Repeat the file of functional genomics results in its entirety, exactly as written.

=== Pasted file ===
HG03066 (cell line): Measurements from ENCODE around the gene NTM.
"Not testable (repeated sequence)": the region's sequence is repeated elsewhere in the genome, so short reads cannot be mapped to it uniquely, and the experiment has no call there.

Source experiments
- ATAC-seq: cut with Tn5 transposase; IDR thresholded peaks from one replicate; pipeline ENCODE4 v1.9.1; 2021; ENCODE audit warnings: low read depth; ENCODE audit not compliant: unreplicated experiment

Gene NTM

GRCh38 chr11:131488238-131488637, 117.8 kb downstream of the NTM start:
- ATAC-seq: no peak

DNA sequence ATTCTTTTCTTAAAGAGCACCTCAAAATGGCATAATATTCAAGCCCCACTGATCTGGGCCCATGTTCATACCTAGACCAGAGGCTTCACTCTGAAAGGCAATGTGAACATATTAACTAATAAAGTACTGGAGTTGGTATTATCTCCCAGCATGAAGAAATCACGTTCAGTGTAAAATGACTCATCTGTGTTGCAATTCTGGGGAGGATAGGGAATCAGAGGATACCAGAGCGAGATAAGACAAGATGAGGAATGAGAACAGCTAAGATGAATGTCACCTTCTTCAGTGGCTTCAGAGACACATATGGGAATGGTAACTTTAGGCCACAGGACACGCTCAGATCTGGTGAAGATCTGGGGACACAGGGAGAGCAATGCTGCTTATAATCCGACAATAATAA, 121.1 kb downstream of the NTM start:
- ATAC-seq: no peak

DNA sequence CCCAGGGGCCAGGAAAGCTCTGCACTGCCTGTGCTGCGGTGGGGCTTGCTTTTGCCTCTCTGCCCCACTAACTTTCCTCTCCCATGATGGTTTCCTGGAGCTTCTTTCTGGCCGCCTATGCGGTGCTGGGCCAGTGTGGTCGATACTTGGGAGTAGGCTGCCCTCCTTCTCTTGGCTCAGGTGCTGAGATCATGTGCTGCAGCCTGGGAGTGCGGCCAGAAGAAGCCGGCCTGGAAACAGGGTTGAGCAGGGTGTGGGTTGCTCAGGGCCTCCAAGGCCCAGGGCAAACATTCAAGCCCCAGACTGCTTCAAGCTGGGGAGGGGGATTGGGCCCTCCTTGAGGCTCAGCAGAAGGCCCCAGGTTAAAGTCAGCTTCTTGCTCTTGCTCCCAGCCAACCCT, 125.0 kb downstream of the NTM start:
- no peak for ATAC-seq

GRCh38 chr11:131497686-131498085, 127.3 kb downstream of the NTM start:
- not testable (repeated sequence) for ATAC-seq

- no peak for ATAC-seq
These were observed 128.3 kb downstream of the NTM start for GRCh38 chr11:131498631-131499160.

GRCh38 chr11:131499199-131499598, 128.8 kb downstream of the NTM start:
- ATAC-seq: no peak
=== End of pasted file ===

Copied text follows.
HG03066 (cell line): Measurements from ENCODE around the gene NTM.
"Not testable (repeated sequence)": the region's sequence is repeated elsewhere in the genome, so short reads cannot be mapped to it uniquely, and the experiment has no call there.

Source experiments
- ATAC-seq: cut with Tn5 transposase; IDR thresholded peaks from one replicate; pipeline ENCODE4 v1.9.1; 2021; ENCODE audit warnings: low read depth; ENCODE audit not compliant: unreplicated experiment

Gene NTM

GRCh38 chr11:131488238-131488637, 117.8 kb downstream of the NTM start:
- ATAC-seq: no peak

DNA sequence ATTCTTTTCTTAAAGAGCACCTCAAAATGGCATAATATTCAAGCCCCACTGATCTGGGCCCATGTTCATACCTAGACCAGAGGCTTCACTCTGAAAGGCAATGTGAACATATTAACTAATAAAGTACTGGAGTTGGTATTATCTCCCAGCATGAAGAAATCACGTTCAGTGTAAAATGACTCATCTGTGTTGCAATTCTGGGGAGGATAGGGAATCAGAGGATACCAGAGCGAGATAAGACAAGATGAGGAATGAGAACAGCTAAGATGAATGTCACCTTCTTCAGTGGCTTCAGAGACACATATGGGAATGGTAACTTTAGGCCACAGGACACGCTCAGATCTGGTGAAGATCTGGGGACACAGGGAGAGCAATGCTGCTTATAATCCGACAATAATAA, 121.1 kb downstream of the NTM start:
- ATAC-seq: no peak

DNA sequence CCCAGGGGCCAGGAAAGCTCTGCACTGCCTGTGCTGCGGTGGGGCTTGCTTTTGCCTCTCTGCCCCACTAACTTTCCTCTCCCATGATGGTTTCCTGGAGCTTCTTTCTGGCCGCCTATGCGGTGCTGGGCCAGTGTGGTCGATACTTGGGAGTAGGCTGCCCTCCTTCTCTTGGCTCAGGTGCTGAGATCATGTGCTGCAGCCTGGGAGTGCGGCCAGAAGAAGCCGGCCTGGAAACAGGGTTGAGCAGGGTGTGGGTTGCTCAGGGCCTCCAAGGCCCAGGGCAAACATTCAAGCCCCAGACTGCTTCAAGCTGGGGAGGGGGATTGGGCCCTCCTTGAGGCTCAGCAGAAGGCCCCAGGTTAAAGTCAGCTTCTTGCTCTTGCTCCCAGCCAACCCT, 125.0 kb downstream of the NTM start:
- no peak for ATAC-seq

GRCh38 chr11:131497686-131498085, 127.3 kb downstream of the NTM start:
- not testable (repeated sequence) for ATAC-seq

- no peak for ATAC-seq
These were observed 128.3 kb downstream of the NTM start for GRCh38 chr11:131498631-131499160.

GRCh38 chr11:131499199-131499598, 128.8 kb downstream of the NTM start:
- ATAC-seq: no peak